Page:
Just as atheists claim that the beliefs of theists about the objective existence of a god are in error, moral error theorists claim that the beliefs of moral realists about the objective existence of moral rules, prohibitions, virtues, vices, values, rights, and duties are also in error, and for the same reason—what they are talking about doesn’t exist.37

In recent times there has been a push by New Atheists like Sam Harris to create a system of values based on a naturalistic view of the world using science.38  We have already demonstrated the absurdity of this notion, owing to the fact that values are meaningless in a materialistic worldview—there is no substantive reason to prefer one arrangement of the material particles in the universe over another and according to naturalism, all of existence reduces to mere alternations in the arrangement of particles. Harris himself admits to this point when responding to critiques of his book:

My purpose was to show that moral truths exist and that they must fall (in principle, if not in practice) within some (perhaps never to be complete) understanding of the way conscious minds arise in this universe.39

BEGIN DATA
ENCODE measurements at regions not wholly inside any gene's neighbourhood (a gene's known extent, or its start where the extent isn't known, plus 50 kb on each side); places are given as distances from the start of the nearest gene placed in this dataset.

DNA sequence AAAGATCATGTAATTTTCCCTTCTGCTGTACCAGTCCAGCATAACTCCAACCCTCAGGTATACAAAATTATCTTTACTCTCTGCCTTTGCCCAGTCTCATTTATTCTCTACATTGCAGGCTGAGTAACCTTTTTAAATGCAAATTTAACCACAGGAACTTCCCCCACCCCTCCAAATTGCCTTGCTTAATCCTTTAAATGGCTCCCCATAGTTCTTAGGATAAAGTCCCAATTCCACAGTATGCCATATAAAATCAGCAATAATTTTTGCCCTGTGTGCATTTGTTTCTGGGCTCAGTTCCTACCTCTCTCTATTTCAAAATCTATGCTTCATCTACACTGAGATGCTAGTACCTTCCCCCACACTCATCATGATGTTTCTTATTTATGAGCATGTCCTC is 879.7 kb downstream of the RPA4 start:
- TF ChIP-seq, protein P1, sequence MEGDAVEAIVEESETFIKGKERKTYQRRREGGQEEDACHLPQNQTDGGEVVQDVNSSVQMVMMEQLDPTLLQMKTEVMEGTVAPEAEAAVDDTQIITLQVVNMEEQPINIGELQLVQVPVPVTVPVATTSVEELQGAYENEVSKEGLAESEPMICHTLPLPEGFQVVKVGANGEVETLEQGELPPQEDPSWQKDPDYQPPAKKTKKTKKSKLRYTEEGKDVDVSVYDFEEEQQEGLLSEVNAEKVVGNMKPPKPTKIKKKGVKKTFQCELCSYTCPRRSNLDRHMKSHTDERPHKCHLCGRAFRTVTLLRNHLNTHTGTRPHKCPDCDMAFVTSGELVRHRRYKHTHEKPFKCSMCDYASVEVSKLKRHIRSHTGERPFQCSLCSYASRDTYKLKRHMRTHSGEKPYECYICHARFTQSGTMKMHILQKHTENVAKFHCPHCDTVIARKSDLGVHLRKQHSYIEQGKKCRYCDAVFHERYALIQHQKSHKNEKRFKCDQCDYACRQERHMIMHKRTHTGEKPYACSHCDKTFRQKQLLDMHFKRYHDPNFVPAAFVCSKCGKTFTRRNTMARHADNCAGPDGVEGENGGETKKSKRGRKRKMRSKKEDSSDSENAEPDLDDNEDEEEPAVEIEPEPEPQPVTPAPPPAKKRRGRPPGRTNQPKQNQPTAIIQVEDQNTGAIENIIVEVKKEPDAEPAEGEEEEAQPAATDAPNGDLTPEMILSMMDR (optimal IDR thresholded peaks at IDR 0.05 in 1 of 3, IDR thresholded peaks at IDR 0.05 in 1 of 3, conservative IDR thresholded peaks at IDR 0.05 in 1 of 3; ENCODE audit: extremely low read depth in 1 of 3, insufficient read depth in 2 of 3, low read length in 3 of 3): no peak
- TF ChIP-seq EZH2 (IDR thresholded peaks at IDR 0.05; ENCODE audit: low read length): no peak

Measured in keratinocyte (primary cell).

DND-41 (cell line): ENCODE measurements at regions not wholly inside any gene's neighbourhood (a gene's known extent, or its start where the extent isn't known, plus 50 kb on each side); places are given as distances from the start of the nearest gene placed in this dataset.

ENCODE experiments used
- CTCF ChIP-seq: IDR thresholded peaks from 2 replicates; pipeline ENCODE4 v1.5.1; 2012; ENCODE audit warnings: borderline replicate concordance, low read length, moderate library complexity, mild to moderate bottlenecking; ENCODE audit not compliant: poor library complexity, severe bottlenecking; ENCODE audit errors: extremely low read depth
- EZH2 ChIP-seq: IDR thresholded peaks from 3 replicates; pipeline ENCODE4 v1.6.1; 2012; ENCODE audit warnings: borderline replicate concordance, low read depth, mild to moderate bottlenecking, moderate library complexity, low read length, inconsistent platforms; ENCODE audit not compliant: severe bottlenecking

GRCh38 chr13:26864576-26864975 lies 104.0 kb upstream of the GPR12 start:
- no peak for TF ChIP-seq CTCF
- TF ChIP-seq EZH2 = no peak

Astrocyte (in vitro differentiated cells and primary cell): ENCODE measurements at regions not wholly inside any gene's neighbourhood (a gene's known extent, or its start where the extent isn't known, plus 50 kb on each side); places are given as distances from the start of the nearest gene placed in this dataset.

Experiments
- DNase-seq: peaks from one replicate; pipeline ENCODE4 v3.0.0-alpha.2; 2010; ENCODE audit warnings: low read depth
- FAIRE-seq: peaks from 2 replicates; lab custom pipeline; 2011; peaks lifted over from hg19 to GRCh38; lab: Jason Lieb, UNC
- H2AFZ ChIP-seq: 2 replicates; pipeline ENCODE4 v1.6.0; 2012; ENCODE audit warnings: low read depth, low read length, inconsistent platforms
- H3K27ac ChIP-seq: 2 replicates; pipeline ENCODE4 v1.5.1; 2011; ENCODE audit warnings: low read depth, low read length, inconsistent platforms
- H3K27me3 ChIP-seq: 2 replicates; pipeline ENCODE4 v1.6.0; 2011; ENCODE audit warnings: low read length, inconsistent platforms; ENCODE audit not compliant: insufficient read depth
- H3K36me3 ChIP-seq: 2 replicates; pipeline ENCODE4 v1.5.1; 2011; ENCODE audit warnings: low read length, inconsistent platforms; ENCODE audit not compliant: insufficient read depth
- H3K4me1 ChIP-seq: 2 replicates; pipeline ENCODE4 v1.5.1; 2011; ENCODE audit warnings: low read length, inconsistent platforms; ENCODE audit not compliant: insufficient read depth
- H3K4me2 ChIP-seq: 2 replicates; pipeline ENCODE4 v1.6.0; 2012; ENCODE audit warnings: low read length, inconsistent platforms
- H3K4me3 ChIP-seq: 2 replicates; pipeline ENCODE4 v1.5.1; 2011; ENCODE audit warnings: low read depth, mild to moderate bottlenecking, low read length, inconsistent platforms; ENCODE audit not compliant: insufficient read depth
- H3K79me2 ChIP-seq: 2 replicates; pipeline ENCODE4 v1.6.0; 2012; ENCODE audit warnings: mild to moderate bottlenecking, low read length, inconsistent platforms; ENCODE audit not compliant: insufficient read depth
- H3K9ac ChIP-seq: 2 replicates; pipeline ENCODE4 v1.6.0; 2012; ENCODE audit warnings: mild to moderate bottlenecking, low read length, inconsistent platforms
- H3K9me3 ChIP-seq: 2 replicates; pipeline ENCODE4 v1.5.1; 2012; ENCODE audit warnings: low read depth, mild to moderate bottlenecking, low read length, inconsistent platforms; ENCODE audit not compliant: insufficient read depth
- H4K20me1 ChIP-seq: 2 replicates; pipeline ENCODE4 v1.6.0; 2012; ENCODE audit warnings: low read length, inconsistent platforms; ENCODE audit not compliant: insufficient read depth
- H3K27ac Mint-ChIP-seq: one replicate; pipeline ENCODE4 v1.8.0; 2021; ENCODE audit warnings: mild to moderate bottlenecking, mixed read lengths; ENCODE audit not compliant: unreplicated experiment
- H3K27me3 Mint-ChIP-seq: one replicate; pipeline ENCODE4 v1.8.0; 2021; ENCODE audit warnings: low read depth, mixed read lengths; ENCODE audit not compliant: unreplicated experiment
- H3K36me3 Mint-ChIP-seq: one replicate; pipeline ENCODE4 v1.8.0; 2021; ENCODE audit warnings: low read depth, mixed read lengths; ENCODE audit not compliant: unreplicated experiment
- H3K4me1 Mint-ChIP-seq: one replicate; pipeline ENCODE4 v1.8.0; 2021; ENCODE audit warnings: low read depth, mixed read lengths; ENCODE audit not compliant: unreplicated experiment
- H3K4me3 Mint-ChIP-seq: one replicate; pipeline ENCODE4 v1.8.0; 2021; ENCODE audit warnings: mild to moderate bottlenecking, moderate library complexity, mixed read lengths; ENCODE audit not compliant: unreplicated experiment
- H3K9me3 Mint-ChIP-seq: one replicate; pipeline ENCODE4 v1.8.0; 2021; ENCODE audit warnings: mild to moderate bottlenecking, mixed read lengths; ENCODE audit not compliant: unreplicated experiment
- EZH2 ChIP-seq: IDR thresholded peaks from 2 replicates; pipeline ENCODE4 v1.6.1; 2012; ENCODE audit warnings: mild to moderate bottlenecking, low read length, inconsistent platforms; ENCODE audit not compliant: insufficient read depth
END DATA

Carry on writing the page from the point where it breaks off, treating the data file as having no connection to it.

He also admits that moral truths exist as intuitions independent of any scientific investigation:

We have certain logical and moral intuitions that we cannot help but rely upon to understand and judge the desirability of various states of the world.40

After conceding these points, Harris is simply advocating for the use of science to determine how to apply values we hold deep inside. However, he refuses to realize that value must be nested in belief in God and that disbelieving in God results in the denial of value. Richard Garner explains that the secular morality advocated by New Atheists will be unable to sustain itself intellectually and eventually will lead to the denial of morality outright:

An atheist’s eventual embrace of a moral error theory will be facilitated, if not forced, by the ease with which arguments used to undermine theism can be recycled to criticize the analogous beliefs of secular moralists.41